Caffeine, pentoxifylline and theophylline form stacking complexes with IQ-type heterocyclic aromatic amines

Department of Molecular and Cellular Biology, Intercollegiate Faculty of Biotechnology UG and MUG, Kładki 24, Gdańsk, Poland.
Bioorganic Chemistry (Impact Factor: 2.15). 02/2011; 39(1):10-7. DOI: 10.1016/j.bioorg.2010.11.001
Source: PubMed

ABSTRACT Methylxanthines (MTX), in particular caffeine (CAF), are known as the most widely consumed alkaloids worldwide. Many accumulated statistical data indicate the protective effect of CAF intake against several types of cancer. One of the possible explanations of this phenomenon is direct non-covalent interaction between CAF and aromatic mutagen/carcinogen molecules through stacking (π-π) complexes formation. Here we demonstrate that CAF and other MTX, pentoxifylline (PTX) and theophylline (TH), form stacking complexes with carcinogenic imidazoquinoline-type (IQ-type) food-borne heterocyclic aromatic amines (HCAs). We estimated neighborhood association constants (K(AC) of the order of magnitude of 10(2)M(-1)) in neutral and acidic environment and enthalpy changes (ΔH values between -15.1 and -39.8kJ/mol) for these interactions using UV-Vis spectroscopy, calculations based on thermodynamical model of mixed aggregation and titration microcalorimetry. Moreover, using Ames test with Salmonella typhimurium TA98 strain and recently developed mutagenicity assay based on bioluminescence of Vibrio harveyi A16 strain, we demonstrated a statistically significant reduction in HCAs mutagenic activity in the presence of MTX.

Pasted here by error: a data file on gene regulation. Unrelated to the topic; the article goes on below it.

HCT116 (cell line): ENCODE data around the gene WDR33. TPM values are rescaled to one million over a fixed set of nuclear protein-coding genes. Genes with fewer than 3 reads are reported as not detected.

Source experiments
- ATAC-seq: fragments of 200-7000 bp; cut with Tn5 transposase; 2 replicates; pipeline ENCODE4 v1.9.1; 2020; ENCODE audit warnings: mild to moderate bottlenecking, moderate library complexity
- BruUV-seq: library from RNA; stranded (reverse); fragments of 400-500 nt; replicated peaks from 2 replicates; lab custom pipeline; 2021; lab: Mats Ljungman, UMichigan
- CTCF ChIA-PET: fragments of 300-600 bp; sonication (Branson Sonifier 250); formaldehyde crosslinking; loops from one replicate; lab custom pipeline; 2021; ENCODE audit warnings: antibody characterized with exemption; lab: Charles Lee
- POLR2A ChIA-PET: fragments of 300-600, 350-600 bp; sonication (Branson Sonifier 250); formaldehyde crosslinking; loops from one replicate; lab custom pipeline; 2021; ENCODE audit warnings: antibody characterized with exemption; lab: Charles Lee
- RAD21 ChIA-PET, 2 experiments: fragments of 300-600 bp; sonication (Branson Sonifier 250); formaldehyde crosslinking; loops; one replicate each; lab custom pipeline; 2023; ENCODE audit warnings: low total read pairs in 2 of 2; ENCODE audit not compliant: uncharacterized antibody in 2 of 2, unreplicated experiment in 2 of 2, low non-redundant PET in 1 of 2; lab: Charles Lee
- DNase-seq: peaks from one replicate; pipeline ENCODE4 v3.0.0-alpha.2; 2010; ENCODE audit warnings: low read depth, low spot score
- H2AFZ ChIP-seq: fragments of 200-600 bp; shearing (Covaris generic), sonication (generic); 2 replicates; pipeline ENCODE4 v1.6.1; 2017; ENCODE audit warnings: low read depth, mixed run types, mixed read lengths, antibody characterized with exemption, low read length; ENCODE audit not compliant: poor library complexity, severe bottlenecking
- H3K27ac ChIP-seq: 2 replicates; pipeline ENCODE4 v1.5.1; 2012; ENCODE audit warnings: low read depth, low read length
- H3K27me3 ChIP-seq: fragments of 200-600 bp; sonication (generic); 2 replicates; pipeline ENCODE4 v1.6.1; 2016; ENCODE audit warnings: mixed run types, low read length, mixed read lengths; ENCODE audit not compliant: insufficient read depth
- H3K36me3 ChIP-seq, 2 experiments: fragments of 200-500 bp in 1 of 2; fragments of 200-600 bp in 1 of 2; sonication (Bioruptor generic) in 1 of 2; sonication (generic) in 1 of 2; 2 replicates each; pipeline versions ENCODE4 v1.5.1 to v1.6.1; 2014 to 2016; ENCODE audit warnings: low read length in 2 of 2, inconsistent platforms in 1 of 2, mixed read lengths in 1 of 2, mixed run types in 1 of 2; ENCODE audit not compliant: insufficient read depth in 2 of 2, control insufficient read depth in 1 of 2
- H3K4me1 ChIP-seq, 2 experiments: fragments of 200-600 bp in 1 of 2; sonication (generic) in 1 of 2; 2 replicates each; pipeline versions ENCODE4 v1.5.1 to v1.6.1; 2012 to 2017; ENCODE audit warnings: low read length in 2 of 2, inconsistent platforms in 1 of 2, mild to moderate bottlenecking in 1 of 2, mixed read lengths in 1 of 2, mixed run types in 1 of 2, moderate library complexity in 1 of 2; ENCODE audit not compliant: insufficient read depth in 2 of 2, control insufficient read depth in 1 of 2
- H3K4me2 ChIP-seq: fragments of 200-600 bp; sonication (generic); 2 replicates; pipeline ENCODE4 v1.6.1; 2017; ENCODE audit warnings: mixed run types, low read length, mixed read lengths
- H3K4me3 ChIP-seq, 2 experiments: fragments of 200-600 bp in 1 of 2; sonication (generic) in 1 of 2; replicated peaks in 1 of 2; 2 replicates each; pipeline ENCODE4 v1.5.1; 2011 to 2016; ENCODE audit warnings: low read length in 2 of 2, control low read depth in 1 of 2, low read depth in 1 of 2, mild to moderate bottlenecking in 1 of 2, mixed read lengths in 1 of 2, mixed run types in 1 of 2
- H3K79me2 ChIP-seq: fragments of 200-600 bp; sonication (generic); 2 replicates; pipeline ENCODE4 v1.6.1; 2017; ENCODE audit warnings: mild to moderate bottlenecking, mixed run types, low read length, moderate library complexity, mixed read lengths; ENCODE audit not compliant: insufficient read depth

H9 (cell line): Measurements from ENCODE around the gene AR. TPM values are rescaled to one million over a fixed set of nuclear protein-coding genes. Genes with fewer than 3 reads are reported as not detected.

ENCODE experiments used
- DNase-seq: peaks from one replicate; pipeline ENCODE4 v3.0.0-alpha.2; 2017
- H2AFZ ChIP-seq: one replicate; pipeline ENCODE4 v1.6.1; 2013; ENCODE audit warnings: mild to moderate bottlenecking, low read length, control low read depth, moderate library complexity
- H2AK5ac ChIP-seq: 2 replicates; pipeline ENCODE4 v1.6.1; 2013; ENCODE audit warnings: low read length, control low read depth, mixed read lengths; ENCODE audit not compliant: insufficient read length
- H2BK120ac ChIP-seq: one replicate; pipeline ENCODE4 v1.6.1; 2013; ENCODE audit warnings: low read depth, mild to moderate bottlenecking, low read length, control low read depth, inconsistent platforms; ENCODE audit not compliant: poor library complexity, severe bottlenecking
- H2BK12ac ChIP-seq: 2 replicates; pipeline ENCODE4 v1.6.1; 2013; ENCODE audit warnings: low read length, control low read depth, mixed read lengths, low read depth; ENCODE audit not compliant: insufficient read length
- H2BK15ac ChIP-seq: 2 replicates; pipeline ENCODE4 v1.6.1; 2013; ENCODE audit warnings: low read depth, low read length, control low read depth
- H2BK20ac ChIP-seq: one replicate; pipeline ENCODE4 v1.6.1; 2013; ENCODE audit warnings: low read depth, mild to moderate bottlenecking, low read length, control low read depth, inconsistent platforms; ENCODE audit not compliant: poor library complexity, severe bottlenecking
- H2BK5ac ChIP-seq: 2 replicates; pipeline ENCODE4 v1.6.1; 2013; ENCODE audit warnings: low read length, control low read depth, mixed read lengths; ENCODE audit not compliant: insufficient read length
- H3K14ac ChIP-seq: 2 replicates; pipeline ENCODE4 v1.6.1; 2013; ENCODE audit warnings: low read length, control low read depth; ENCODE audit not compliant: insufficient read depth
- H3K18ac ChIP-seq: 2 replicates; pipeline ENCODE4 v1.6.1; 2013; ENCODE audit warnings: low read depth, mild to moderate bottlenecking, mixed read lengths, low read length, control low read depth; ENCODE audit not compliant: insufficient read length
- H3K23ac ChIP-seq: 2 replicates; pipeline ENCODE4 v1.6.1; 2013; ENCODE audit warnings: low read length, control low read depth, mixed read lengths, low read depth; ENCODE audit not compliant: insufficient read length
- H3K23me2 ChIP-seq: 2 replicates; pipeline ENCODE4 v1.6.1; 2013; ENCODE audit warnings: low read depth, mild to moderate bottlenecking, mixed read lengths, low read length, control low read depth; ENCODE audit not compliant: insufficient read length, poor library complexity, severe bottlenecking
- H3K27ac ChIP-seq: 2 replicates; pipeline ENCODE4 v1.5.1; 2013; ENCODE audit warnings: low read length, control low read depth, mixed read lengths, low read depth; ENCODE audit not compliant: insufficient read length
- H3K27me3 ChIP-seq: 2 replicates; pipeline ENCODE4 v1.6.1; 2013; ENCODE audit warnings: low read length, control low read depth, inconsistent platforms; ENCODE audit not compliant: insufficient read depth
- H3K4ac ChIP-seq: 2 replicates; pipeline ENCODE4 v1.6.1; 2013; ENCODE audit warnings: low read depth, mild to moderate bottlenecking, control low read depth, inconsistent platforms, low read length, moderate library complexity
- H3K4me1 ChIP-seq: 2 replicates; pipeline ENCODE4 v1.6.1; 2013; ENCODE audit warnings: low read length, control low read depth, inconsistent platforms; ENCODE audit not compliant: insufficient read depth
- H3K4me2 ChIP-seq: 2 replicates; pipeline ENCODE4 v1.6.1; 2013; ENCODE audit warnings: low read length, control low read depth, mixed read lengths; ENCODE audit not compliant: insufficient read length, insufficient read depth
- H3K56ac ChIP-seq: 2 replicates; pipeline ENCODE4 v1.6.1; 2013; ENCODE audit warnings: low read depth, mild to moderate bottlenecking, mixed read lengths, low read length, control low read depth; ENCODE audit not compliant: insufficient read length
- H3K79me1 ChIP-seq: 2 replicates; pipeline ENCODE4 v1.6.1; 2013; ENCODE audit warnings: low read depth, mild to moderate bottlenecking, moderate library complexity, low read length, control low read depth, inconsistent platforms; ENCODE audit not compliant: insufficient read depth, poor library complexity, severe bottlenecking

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    • "Next, 67 μl of solution containing 0.1 μmol of histidine and 0.1 μmol of biotin was added to the mixture, which was then plated on the agar plate with minimal glucose medium, as previously described (Woziwodzka et al. 2013). For the assays conducted without metabolic activation, a previously reported procedure was used (Golunski et al. 2013; Woziwodzka et al. 2011). A mixture containing 50 μl of the overnight culture (cultivated for 4 h at room temperature and then for 12 h at 37 °C with shaking), 60 μl of 3 % NaCl, and 150 μl of the tested chemical was incubated with shaking for 4 h at 37 °C. "
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    ABSTRACT: Bacterial cell envelope is generally accepted as the primary target for a photo-induced oxidative stress. It is plausible that DNA damage occurs during the antimicrobial photoinactivation. Here we investigate the correlation between DNA damage and photoinactivation by evaluating the level of RecA-based DNA repair system in Staphylococcus aureus. By using exogenous photosensitizers (new methylene blue (NMB), toluidine blue O (TBO), 5,10,15,20-tetrakis(1-methyl-4-pyridinio)porphyrin tetra(p-toluenesulfonate) (TMPyP), zinc phthalocyanine (ZnPc), Rose Bengal (RB)) and ALA-induced endogenous porphyrin-dependent blue light (405 nm), several outcomes were observed: (i) an increase of DNA damage (from gel electrophoresis in DNA damage assay), (ii) an increase of recA expression (luminescence assay in recA-lux strain), and (iii) an increase of RecA protein level (Western blotting). When recA expression was repressed by novobiocin, or abolished by deleting the gene, S. aureus susceptibility towards photoinactivation was increased at approximately a hundred-fold. The absence of RecA increases DNA damage to yield bactericidal effect. In novobiocin-resistant mutant (gyrB), as opposed to wild type, neither RecA protein level nor cell's susceptibility was affected by photoinactivation (when novobiocin is present). This is to suggest that GyrB-dependent inhibition mediated recA repression. Therefore, we have established the role of RecA in DNA damage during photoinactivation. With the use of rifampicin mutation frequency and Ames tests, we demonstrated that photoinactivation did not increase S. aureus mutagenesis and potentially is not mutagenic toward eukaryotic cells. The results suggest that the treatment is considered safe. In conclusion, we provide an evidence that recA inhibitor may serve as therapeutic adjuvant for antimicrobial photoinactivation. Clinical relevance of our findings warrants further investigations.